The United States is seeking to gain the release of Soviet dissidents Andrei Sakharov and Anatoly Scharansky through the mediation of Wolfgang Vogel, the East German lawyer who often acts as an intermediary in the exchanges of spies and political prisoners, western intelligence sources said.
American and West German officials have refused to divulge details about Vogel's role in secret negotiations or who initiated the contacts. But intelligence sources confirmed that Vogel is involved in negotiating terms for the freedom of Sakharov, the Nobel Prize-winning physicist, and Scharansky, a Soviet Jew and computer scientist.
An early release of the two renowned dissidents has acquired greater urgency because both of them are known to be in failing health. Scharansky, denied the right to emigrate to Israel to join his wife, was jailed seven years ago and is being kept virtually incommunicado. Sakharov, forced to live under internal exile in Gorki, was last seen in two film reels released in June undergoing medical treatment for serious heart and circulatory problems.
One of the difficulties that has apparently arisen in the surreptitious bargaining is a strong American reluctance to implicate the two dissidents in any deal that might brand them as traitors, the sources said.
It is believed the Russians are seeking an exchange for key spies held in the United States, but the administration wants to avoid equating Scharansky and Sakharov with foreign agents.
Several years ago, Vogel tried to arrange a swap of Scharansky for Guenter Guillaume, a trusted aide of chancellor Willy Brandt who was unmasked in 1974 as an East German spy, contributing to Brandt's downfall. Guillaume served seven years of a 13-year sentence before being released in a spy trade in 1981.
The intelligence sources said the release of the two Soviet dissidents does not appear likely before the summit meeting Nov. 19-20 between President Reagan and Gorbachev. But they suggested that doing so shortly thereafter could cushion disappointment from a potentially unsuccessful Geneva meeting dominated by conflicts over arms control.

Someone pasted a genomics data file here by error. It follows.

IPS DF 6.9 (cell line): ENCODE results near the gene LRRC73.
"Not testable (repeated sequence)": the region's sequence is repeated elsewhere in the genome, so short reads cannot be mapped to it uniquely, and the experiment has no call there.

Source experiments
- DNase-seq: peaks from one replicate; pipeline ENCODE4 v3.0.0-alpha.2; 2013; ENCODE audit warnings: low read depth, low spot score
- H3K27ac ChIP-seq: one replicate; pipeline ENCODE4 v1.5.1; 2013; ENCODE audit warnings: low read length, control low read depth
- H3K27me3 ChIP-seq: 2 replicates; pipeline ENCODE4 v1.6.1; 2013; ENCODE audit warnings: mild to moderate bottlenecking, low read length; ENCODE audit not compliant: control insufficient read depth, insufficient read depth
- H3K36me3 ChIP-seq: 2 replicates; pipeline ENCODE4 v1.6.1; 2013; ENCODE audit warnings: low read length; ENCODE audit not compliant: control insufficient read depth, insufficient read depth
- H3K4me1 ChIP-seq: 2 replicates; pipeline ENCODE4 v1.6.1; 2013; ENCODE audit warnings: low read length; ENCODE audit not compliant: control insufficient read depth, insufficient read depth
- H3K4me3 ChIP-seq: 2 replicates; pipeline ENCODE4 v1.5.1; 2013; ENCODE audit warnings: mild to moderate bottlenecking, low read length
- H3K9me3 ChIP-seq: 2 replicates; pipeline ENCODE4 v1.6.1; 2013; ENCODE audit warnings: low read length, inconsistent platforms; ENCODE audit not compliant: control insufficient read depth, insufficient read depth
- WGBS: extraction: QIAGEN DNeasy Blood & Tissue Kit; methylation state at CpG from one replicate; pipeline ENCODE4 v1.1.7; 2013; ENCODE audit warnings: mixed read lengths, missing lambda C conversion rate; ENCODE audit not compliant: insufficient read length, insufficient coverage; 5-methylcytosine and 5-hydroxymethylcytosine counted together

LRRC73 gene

Vogel, a confidant of East German leader Erich Honecker, has cultivated close contacts in Moscow and Washington by frequently serving as a conduit in human traffic between the two superpowers as well as the two German states.
Vogel's role in the current negotiation was first reported by the West German weekly news magazine Der Spiegel last weekend. The magazine cited no sources for its article, but one American official, describing Vogel as "something of a self-promoter," speculated that the lawyer himself might have leaked the story initially.
Last June, Vogel arranged the release of 25 East Bloc detainees accused of aiding western intelligence services. In a ceremony at Berlin's rickety Glienicker Bridge, they were delivered into the custody of Richard Burt, assistant secretary of state for European affairs and now U.S. ambassador to West Germany, in exchange for four East Europeans charged or convicted of espionage in the United States.
In Washington, State Department officials dealing with Soviet affairs said they have not heard Vogel's name mentioned in internal U.S. government discussions about Sakharov and Scharansky. However, the officials acknowledged that the plight of the two dissidents is what one called "an absolutely top priority, front-burner issue for us and one that we raise with the Soviets at every opportunity."
They said the cases of Sakharov and Scharanksy are raised by the United States in every bilateral meeting with Soviet officials. In addition, the officials added, the United States has assigned a high priority to obtaining all the information it can gather about the whereabouts and health of the two men.
Vogel's most spectacular exploit in spy swapping occurred in 1962, when he secured the trade at the same Glienicker Bridge of Francis Gary Powers, the U2 reconnaissance pilot shot down over the Soviet Union, for Col. Rudolf Abel, a top-ranking Soviet spy convicted in the United States.
Over the past two decades, Vogel, 59, has gained most notoriety by acting as broker for East German political prisoners or would-be expatriates whose release is paid for, often according to their professional rank, by the West German government.
More than 20,000 East Germans are believed to have gained passage out of jail to freedom in the West at a cost estimated as high as $1 billion. Originally Bonn paid for their release in scarce commodities, such as coffee, oil or machinery, but in recent years many transaction have been conducted in cash.
Freedom for a doctor or professor might cost as much as $100,000 while a laborer is sent to the West for as little as $10,000.
In his rare encounters with western reporters, Vogel has dismissed charges that he maintains a handsome income and friendships in powerful places by serving as a "flesh peddler."
He has said that his true motivation is to reunite divided German families and to earn compensation for the costs incurred by the East German socialist system in training and educating those who decide to leave for the West.